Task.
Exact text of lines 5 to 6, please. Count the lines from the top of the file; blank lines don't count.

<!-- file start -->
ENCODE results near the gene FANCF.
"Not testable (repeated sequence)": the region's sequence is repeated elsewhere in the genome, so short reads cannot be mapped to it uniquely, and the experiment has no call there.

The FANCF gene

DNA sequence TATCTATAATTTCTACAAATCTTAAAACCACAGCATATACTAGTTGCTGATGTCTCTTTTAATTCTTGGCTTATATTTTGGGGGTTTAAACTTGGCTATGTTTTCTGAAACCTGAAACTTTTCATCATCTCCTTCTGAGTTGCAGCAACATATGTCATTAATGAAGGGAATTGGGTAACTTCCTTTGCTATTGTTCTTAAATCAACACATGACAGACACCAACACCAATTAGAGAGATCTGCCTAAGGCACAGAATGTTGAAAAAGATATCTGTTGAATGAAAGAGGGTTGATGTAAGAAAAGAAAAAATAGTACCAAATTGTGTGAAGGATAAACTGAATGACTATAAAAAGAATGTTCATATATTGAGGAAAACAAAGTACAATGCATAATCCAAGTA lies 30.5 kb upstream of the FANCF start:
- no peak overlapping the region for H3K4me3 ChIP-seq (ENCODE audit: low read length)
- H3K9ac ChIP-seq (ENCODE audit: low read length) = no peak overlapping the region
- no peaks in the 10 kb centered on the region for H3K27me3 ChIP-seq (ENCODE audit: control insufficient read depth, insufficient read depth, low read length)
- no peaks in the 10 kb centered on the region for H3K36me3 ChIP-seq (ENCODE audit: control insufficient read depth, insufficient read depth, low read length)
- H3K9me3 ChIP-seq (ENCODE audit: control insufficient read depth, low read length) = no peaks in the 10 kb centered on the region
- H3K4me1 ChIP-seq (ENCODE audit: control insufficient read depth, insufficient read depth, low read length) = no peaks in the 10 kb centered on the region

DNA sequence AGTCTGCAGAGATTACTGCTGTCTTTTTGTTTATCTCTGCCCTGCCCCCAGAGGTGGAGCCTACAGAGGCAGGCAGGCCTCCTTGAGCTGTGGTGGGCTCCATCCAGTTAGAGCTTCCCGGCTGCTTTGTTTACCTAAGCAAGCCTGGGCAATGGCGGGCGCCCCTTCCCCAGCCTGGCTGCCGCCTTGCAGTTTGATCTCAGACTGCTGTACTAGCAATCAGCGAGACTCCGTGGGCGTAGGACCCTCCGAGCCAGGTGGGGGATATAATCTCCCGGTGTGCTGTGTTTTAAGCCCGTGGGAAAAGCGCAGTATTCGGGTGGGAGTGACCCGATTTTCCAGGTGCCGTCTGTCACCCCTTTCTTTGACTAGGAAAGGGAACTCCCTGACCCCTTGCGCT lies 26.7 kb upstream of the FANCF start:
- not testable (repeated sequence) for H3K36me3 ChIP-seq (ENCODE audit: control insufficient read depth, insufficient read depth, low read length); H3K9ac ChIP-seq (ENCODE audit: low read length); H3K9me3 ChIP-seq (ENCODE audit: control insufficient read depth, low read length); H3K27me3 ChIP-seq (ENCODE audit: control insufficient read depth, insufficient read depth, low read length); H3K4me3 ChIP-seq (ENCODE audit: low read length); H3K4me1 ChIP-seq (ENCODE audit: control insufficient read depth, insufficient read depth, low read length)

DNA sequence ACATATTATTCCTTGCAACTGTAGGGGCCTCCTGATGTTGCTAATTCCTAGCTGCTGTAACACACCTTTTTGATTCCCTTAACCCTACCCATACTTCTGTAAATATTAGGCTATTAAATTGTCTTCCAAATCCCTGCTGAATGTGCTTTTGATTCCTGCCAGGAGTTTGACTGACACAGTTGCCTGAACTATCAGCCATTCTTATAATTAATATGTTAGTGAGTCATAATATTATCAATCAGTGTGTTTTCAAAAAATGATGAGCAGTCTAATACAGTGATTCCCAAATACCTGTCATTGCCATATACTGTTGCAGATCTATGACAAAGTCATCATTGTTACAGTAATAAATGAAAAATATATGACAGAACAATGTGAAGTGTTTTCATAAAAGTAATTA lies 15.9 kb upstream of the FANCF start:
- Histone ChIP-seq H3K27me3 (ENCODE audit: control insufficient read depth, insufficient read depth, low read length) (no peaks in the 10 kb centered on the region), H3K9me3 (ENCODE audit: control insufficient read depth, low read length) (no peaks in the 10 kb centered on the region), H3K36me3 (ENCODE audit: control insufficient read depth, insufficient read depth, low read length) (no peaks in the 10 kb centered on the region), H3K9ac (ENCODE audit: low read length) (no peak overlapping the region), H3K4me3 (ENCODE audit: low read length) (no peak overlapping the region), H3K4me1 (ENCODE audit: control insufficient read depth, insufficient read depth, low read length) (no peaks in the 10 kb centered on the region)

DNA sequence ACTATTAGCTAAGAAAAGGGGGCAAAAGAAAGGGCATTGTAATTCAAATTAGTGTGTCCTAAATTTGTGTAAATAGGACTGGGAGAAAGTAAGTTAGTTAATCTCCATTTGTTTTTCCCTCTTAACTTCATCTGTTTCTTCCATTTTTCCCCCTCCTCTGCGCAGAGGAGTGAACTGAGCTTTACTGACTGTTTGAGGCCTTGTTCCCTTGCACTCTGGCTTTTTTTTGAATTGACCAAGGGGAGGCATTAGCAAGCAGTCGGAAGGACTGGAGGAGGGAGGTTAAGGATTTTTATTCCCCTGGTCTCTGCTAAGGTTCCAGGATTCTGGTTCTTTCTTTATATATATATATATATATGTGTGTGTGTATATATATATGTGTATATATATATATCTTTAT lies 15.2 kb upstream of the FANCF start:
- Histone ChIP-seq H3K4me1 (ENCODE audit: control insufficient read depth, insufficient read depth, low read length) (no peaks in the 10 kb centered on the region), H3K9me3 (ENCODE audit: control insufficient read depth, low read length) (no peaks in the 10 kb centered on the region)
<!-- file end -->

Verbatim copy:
- no peak overlapping the region for H3K4me3 ChIP-seq (ENCODE audit: low read length)
- H3K9ac ChIP-seq (ENCODE audit: low read length) = no peak overlapping the region